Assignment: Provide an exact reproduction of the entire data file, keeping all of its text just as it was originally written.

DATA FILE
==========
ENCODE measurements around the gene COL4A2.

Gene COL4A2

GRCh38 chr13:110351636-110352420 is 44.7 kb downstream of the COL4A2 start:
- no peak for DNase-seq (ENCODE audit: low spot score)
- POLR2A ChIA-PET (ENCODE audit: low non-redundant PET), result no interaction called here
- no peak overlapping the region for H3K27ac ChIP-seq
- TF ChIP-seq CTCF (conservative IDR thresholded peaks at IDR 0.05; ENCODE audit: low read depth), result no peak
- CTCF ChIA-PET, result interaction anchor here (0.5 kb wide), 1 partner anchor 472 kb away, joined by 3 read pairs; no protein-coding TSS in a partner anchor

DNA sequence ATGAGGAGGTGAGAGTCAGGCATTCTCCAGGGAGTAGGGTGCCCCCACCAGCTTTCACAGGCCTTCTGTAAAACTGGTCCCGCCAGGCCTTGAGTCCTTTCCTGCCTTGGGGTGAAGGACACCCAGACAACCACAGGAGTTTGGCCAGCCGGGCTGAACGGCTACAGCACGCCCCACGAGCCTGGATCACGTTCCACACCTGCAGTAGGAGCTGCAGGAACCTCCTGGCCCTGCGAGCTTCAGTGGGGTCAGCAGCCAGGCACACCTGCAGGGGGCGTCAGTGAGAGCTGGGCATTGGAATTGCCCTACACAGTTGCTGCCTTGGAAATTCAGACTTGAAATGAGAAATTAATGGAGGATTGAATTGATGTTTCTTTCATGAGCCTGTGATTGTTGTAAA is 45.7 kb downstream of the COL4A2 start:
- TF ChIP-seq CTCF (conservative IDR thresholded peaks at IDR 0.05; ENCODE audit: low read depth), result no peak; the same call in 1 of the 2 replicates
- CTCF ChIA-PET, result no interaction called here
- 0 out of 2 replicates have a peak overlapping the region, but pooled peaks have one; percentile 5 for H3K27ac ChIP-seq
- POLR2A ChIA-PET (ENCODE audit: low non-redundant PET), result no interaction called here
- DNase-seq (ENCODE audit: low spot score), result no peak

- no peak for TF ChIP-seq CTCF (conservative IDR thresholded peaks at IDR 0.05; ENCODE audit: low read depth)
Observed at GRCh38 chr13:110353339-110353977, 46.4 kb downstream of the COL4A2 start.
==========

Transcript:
ENCODE measurements around the gene COL4A2.

Gene COL4A2

GRCh38 chr13:110351636-110352420 is 44.7 kb downstream of the COL4A2 start:
- no peak for DNase-seq (ENCODE audit: low spot score)
- POLR2A ChIA-PET (ENCODE audit: low non-redundant PET), result no interaction called here
- no peak overlapping the region for H3K27ac ChIP-seq
- TF ChIP-seq CTCF (conservative IDR thresholded peaks at IDR 0.05; ENCODE audit: low read depth), result no peak
- CTCF ChIA-PET, result interaction anchor here (0.5 kb wide), 1 partner anchor 472 kb away, joined by 3 read pairs; no protein-coding TSS in a partner anchor

DNA sequence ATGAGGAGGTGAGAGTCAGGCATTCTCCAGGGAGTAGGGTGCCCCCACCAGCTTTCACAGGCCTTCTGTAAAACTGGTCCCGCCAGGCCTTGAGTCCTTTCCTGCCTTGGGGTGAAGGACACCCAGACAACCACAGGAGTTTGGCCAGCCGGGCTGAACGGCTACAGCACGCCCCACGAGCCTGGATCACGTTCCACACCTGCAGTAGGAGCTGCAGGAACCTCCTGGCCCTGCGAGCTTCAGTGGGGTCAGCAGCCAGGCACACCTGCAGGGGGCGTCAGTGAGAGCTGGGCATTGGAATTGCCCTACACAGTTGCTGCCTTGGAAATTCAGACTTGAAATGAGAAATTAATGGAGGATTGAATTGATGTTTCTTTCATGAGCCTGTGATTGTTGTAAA is 45.7 kb downstream of the COL4A2 start:
- TF ChIP-seq CTCF (conservative IDR thresholded peaks at IDR 0.05; ENCODE audit: low read depth), result no peak; the same call in 1 of the 2 replicates
- CTCF ChIA-PET, result no interaction called here
- 0 out of 2 replicates have a peak overlapping the region, but pooled peaks have one; percentile 5 for H3K27ac ChIP-seq
- POLR2A ChIA-PET (ENCODE audit: low non-redundant PET), result no interaction called here
- DNase-seq (ENCODE audit: low spot score), result no peak

- no peak for TF ChIP-seq CTCF (conservative IDR thresholded peaks at IDR 0.05; ENCODE audit: low read depth)
Observed at GRCh38 chr13:110353339-110353977, 46.4 kb downstream of the COL4A2 start.